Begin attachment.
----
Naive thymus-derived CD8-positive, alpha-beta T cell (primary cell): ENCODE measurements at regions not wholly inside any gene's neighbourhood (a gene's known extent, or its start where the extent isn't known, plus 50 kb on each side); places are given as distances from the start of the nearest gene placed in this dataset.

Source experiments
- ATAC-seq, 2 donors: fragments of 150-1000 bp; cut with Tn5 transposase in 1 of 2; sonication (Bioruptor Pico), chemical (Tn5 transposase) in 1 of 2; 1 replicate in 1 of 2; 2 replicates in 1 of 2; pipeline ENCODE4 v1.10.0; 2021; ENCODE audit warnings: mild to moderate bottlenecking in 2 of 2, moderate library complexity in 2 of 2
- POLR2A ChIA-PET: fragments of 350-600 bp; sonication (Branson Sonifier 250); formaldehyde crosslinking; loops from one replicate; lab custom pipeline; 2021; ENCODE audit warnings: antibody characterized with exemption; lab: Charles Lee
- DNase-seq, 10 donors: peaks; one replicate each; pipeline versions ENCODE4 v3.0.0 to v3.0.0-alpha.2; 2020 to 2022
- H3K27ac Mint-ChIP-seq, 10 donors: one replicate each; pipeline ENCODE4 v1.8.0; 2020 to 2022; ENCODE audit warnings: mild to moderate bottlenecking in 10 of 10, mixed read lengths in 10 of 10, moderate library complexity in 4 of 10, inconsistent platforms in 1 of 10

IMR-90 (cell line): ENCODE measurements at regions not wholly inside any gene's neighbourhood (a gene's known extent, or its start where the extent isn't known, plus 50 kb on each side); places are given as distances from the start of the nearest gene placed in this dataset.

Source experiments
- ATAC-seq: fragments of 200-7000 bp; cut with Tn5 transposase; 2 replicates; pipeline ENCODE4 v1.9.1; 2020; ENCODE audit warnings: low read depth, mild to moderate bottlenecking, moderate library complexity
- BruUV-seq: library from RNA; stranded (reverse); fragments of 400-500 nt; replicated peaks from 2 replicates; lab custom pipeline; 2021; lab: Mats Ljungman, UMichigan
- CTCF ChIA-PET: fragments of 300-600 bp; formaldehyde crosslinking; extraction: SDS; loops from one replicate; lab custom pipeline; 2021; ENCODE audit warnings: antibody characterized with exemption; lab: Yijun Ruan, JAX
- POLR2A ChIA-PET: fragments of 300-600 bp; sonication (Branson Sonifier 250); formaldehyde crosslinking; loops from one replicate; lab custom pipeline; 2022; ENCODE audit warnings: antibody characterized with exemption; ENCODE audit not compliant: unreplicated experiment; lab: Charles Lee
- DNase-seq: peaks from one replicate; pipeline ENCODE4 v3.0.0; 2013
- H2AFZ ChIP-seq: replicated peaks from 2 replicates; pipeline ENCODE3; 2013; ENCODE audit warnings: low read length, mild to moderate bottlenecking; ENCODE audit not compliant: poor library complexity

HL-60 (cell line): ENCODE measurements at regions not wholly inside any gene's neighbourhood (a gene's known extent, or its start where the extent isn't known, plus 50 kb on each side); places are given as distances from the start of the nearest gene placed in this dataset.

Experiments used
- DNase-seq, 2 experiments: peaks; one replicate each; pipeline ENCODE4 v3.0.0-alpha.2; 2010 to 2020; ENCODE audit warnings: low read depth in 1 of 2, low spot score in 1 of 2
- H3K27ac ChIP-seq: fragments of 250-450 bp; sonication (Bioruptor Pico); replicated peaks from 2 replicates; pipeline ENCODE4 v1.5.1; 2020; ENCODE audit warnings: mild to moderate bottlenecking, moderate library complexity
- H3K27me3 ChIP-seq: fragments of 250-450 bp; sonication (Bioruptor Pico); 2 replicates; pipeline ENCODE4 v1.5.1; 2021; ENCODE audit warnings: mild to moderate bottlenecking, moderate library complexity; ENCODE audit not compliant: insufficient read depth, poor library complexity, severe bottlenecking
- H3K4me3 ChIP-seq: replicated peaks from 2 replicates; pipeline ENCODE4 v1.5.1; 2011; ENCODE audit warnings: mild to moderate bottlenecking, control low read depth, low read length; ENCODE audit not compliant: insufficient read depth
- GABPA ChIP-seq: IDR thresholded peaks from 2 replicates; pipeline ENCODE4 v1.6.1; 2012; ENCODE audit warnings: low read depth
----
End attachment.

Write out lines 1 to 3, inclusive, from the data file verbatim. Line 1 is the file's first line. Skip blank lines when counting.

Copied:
Naive thymus-derived CD8-positive, alpha-beta T cell (primary cell): ENCODE measurements at regions not wholly inside any gene's neighbourhood (a gene's known extent, or its start where the extent isn't known, plus 50 kb on each side); places are given as distances from the start of the nearest gene placed in this dataset.

Source experiments
- ATAC-seq, 2 donors: fragments of 150-1000 bp; cut with Tn5 transposase in 1 of 2; sonication (Bioruptor Pico), chemical (Tn5 transposase) in 1 of 2; 1 replicate in 1 of 2; 2 replicates in 1 of 2; pipeline ENCODE4 v1.10.0; 2021; ENCODE audit warnings: mild to moderate bottlenecking in 2 of 2, moderate library complexity in 2 of 2